The fact that we refer to the first person of the Trinity as Father says something about what God is like. In fact, Jesus went so far as to refer to God not only as Father but as Abba, which is the Hebrew word for Daddy. Close. Intimate.
Now, I know that not everyone likes that reference to God as Father. And the reason is – usually – that they themselves had a lousy father. An absentee father. A cruel or abusive father. It’s hard to have an image of God as a loving father when your own father was a schmuck. If that’s where you find yourself today, please don’t let that image keep you from having the kind of loving relationship that God the Father wants to have with you. As much as I would like to think otherwise – there is no such thing as an earthly father that even comes close to the kind of father that God our Father is for us. Kind. Sympathetic. Understanding. Compassionate. Forgiving. These are the dominant images that the Scriptures paint of who God the Father is.
And then there is the second person of the Trinity. We know him as Jesus. And when you look to Jesus – you also get a picture of who God is. Jesus himself said, “If you have seen me, you have seen the Father.” You hear me say this all the time – if you want to know what God is like – look to Jesus.
So we affirm today that Jesus is also God because that’s what the Scriptures – God’s Word – affirms and so we believe. John’s gospel starts this way “In the beginning was the Word, and the Word was with God, and the Word was God.” And then in verse 14 it says, “And the Word became flesh and lived among us,…full of grace and truth.” Who is that Word? Jesus. Jesus is what we call the Living Word of God.
So while our understanding of who God is somewhat incomprehensible – it is a mystery – the Good News is that in Jesus Christ we do get an understanding of who God is. You can read more about Jesus in the Bible – especially in the first four books of the New Testament – Matthew, Mark, Luke, and John. And the rest of the New Testament tells us what the early church thought about him. Read it! I mean – think about it. The same God who created the universe is willing to go all the way to the cross so that we might have our sins forgiven! That’s what God is like. That’s the God we say we believe in when we say we believe in Jesus Christ.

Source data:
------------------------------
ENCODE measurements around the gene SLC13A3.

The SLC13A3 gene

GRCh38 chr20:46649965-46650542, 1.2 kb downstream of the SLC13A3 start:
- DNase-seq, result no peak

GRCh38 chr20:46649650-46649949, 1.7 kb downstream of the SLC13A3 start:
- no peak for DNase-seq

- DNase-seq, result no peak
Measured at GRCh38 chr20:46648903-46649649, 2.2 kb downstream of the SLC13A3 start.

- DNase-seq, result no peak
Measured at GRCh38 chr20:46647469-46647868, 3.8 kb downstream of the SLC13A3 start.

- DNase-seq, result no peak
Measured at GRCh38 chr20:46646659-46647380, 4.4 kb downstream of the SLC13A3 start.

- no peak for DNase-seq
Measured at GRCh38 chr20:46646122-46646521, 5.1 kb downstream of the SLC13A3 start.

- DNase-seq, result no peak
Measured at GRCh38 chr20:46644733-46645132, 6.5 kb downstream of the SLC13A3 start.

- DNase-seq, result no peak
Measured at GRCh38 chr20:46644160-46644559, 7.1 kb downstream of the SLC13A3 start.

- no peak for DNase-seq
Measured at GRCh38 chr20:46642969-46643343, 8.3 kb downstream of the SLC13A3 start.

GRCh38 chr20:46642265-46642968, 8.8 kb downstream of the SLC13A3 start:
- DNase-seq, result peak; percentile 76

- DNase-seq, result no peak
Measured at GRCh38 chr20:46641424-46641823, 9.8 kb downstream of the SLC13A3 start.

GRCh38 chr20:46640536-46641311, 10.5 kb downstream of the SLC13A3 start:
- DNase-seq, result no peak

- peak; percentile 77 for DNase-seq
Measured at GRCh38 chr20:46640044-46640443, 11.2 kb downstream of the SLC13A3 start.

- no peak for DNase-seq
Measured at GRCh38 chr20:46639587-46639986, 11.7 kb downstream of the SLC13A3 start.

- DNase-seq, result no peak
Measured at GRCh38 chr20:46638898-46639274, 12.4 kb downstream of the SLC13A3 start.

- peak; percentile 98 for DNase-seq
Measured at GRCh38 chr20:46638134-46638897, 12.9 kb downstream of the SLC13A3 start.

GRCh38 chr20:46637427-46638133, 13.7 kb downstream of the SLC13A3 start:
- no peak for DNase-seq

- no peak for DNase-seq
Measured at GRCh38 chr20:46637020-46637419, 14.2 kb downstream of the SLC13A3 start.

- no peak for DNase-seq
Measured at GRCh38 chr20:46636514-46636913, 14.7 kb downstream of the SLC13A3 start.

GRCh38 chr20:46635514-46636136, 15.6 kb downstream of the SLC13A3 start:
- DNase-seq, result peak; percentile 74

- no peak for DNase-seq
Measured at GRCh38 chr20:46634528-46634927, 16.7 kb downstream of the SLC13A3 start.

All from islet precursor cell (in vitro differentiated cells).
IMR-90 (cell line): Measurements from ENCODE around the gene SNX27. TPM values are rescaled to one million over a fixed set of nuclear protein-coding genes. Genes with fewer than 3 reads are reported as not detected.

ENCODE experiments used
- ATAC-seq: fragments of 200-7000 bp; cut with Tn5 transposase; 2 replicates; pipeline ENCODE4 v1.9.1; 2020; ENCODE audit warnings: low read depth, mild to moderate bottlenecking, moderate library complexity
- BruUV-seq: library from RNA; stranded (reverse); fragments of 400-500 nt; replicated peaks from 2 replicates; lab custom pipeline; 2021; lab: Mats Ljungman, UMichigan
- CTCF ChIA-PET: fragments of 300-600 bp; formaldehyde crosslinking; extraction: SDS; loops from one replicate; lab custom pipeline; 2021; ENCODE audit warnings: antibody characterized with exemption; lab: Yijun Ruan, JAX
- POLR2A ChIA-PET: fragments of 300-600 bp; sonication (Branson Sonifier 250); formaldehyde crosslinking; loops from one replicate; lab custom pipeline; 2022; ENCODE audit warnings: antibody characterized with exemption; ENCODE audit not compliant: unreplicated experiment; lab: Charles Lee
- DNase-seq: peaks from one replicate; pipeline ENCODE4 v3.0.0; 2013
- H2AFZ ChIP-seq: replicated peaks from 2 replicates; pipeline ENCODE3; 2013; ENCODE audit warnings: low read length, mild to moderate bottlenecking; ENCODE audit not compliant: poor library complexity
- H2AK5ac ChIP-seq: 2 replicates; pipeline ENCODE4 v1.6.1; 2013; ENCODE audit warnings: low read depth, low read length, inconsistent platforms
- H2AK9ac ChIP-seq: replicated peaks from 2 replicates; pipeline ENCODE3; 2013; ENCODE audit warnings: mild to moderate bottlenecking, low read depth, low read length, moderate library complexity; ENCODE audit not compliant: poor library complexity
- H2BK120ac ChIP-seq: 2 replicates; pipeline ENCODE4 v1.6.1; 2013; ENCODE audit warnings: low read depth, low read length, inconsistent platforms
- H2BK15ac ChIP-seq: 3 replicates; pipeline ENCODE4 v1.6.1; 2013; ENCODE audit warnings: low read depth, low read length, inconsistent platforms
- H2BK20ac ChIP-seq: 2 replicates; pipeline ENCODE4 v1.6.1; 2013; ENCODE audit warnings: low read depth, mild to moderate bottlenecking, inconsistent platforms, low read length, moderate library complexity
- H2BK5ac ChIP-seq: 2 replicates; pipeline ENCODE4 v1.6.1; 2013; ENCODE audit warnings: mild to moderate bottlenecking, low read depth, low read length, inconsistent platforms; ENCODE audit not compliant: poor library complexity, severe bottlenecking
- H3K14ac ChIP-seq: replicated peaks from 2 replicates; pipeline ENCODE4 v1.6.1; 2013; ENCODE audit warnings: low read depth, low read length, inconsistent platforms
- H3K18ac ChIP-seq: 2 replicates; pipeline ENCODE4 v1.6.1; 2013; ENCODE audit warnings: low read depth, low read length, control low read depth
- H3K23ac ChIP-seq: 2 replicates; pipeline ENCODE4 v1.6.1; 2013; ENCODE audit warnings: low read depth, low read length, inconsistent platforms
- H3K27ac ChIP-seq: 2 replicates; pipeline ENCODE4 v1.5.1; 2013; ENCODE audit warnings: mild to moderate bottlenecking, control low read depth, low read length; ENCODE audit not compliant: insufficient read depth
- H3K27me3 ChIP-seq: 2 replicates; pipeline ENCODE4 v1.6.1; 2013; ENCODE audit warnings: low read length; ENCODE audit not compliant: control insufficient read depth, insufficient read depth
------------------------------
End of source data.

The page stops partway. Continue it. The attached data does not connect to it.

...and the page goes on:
And then we affirm that the Holy Spirit is God. Jesus referred to the Holy Spirit as “He.” Not it. The Holy Spirit is never an “it.” The Scriptures tell us that the Holy Spirit has personality. He can be grieved. He can be lied to.
It is the Holy Spirit that gives us power to say, “Jesus is Lord.” In other words – we cannot have faith in Jesus Christ – except by the Holy Spirit.
Well, that’s it. Father, Son and Holy Spirit. That’s the best I can do in a twelve minute sermon. Actually – that’s about the best I can do! But someone suggested that we think about it this way. God the Father who is for us, God the Son who is with us, and God the Holy Spirit who is within us.
So – that’s who God is. It’s a long way of introducing the question I really want to ask. Do you know who you are? Do you know who you are? One of the most important chapters in the Bible is in Romans 8. Listen again to what Paul says here. About you. “For those who are led by the Spirit of God are the children of God…, you have received a spirit of adoption. When we cry, “Abba! Father!” it is that very Spirit bearing witness with our spirit that we are children of God, and if children, then heirs, heirs of God and joint heirs with Christ.”
And it is in the waters of baptism that we receive that adoption. Here it is that we are named. We are claimed. We are made sons and daughters of God. Another mystery, to be sure. But this is what God says He does for us. This is what little Jackson Paul will experience in just a few moments. Through baptism God adopts us as daughters and sons of God – adopted into God’s loving family.
Folks – I want you to know that you are no accident – the product of an impersonal universe that came into being by pure chance or dumb luck. No. You are a daughter – you are a son – of the living, loving God who has been watching over you from the day you were born.
If our understanding of the Trinity tells us anything about God, it is this. There will never come a time in your life when God will ever stop loving you. No matter what you’ve done – no matter where you’ve been – and if you’re prone to wander – no matter how long you’ve been away. God will never stop loving you.
So even though the understanding of the Trinity is a mystery – my hope and prayer for you today is that your understanding of who you are is NOT a mystery. You are loved with an everlasting love. So daughters! Sons! Let that love of God remind you of who you are – and to whom you belong. Amen